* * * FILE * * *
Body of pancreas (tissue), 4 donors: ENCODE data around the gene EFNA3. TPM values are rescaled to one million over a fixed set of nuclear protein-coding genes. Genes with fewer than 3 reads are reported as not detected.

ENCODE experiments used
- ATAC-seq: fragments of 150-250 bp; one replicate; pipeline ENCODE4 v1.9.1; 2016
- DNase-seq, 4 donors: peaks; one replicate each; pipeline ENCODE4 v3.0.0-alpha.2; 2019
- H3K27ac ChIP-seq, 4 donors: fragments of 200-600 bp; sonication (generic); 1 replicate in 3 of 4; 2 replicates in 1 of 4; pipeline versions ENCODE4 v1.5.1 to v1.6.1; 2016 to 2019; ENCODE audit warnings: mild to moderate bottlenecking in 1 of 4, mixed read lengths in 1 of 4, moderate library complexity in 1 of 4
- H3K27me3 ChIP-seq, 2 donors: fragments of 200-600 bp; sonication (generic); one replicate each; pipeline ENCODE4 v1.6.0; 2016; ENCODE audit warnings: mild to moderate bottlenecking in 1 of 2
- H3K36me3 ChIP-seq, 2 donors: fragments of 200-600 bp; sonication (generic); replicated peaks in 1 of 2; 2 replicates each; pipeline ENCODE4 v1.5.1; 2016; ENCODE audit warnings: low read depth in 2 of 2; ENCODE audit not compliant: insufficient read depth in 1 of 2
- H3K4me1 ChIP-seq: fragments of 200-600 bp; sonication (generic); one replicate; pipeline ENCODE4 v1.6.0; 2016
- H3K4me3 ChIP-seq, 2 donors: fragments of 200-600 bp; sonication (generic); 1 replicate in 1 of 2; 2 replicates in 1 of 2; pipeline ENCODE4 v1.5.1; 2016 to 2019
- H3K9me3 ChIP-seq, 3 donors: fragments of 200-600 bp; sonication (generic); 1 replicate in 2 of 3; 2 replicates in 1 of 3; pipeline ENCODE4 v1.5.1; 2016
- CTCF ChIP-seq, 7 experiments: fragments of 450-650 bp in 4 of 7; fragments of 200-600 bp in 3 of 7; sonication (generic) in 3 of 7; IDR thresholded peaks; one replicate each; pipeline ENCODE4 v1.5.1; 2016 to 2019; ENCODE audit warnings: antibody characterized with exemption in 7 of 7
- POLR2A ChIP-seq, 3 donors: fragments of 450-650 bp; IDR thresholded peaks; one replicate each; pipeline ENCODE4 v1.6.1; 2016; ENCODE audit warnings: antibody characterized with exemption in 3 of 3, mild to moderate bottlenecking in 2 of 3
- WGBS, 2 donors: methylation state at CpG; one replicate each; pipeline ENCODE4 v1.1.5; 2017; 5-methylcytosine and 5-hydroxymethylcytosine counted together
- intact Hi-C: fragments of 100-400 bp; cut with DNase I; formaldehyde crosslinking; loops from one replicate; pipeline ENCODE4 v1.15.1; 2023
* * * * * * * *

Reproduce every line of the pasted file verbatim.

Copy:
Body of pancreas (tissue), 4 donors: ENCODE data around the gene EFNA3. TPM values are rescaled to one million over a fixed set of nuclear protein-coding genes. Genes with fewer than 3 reads are reported as not detected.

ENCODE experiments used
- ATAC-seq: fragments of 150-250 bp; one replicate; pipeline ENCODE4 v1.9.1; 2016
- DNase-seq, 4 donors: peaks; one replicate each; pipeline ENCODE4 v3.0.0-alpha.2; 2019
- H3K27ac ChIP-seq, 4 donors: fragments of 200-600 bp; sonication (generic); 1 replicate in 3 of 4; 2 replicates in 1 of 4; pipeline versions ENCODE4 v1.5.1 to v1.6.1; 2016 to 2019; ENCODE audit warnings: mild to moderate bottlenecking in 1 of 4, mixed read lengths in 1 of 4, moderate library complexity in 1 of 4
- H3K27me3 ChIP-seq, 2 donors: fragments of 200-600 bp; sonication (generic); one replicate each; pipeline ENCODE4 v1.6.0; 2016; ENCODE audit warnings: mild to moderate bottlenecking in 1 of 2
- H3K36me3 ChIP-seq, 2 donors: fragments of 200-600 bp; sonication (generic); replicated peaks in 1 of 2; 2 replicates each; pipeline ENCODE4 v1.5.1; 2016; ENCODE audit warnings: low read depth in 2 of 2; ENCODE audit not compliant: insufficient read depth in 1 of 2
- H3K4me1 ChIP-seq: fragments of 200-600 bp; sonication (generic); one replicate; pipeline ENCODE4 v1.6.0; 2016
- H3K4me3 ChIP-seq, 2 donors: fragments of 200-600 bp; sonication (generic); 1 replicate in 1 of 2; 2 replicates in 1 of 2; pipeline ENCODE4 v1.5.1; 2016 to 2019
- H3K9me3 ChIP-seq, 3 donors: fragments of 200-600 bp; sonication (generic); 1 replicate in 2 of 3; 2 replicates in 1 of 3; pipeline ENCODE4 v1.5.1; 2016
- CTCF ChIP-seq, 7 experiments: fragments of 450-650 bp in 4 of 7; fragments of 200-600 bp in 3 of 7; sonication (generic) in 3 of 7; IDR thresholded peaks; one replicate each; pipeline ENCODE4 v1.5.1; 2016 to 2019; ENCODE audit warnings: antibody characterized with exemption in 7 of 7
- POLR2A ChIP-seq, 3 donors: fragments of 450-650 bp; IDR thresholded peaks; one replicate each; pipeline ENCODE4 v1.6.1; 2016; ENCODE audit warnings: antibody characterized with exemption in 3 of 3, mild to moderate bottlenecking in 2 of 3
- WGBS, 2 donors: methylation state at CpG; one replicate each; pipeline ENCODE4 v1.1.5; 2017; 5-methylcytosine and 5-hydroxymethylcytosine counted together
- intact Hi-C: fragments of 100-400 bp; cut with DNase I; formaldehyde crosslinking; loops from one replicate; pipeline ENCODE4 v1.15.1; 2023